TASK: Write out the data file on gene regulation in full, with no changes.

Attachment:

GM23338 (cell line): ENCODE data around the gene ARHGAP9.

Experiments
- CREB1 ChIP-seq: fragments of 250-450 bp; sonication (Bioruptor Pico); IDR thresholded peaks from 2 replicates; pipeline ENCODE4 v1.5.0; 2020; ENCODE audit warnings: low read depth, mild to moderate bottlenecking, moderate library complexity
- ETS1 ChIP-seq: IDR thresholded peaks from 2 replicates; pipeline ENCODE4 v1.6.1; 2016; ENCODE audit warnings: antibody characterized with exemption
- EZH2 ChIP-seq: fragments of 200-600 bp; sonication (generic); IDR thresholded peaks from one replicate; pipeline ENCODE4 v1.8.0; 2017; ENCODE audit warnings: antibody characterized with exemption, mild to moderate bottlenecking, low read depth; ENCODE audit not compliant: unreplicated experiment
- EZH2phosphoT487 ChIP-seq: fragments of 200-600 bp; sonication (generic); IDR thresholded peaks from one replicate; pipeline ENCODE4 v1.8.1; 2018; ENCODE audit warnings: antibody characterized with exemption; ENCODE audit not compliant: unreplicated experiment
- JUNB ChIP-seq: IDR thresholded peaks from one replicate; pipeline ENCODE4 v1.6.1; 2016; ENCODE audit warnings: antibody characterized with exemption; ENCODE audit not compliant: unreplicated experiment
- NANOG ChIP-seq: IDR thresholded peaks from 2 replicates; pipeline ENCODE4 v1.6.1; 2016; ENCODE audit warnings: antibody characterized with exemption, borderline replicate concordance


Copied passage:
GM23338 (cell line): ENCODE data around the gene ARHGAP9.

Experiments
- CREB1 ChIP-seq: fragments of 250-450 bp; sonication (Bioruptor Pico); IDR thresholded peaks from 2 replicates; pipeline ENCODE4 v1.5.0; 2020; ENCODE audit warnings: low read depth, mild to moderate bottlenecking, moderate library complexity
- ETS1 ChIP-seq: IDR thresholded peaks from 2 replicates; pipeline ENCODE4 v1.6.1; 2016; ENCODE audit warnings: antibody characterized with exemption
- EZH2 ChIP-seq: fragments of 200-600 bp; sonication (generic); IDR thresholded peaks from one replicate; pipeline ENCODE4 v1.8.0; 2017; ENCODE audit warnings: antibody characterized with exemption, mild to moderate bottlenecking, low read depth; ENCODE audit not compliant: unreplicated experiment
- EZH2phosphoT487 ChIP-seq: fragments of 200-600 bp; sonication (generic); IDR thresholded peaks from one replicate; pipeline ENCODE4 v1.8.1; 2018; ENCODE audit warnings: antibody characterized with exemption; ENCODE audit not compliant: unreplicated experiment
- JUNB ChIP-seq: IDR thresholded peaks from one replicate; pipeline ENCODE4 v1.6.1; 2016; ENCODE audit warnings: antibody characterized with exemption; ENCODE audit not compliant: unreplicated experiment
- NANOG ChIP-seq: IDR thresholded peaks from 2 replicates; pipeline ENCODE4 v1.6.1; 2016; ENCODE audit warnings: antibody characterized with exemption, borderline replicate concordance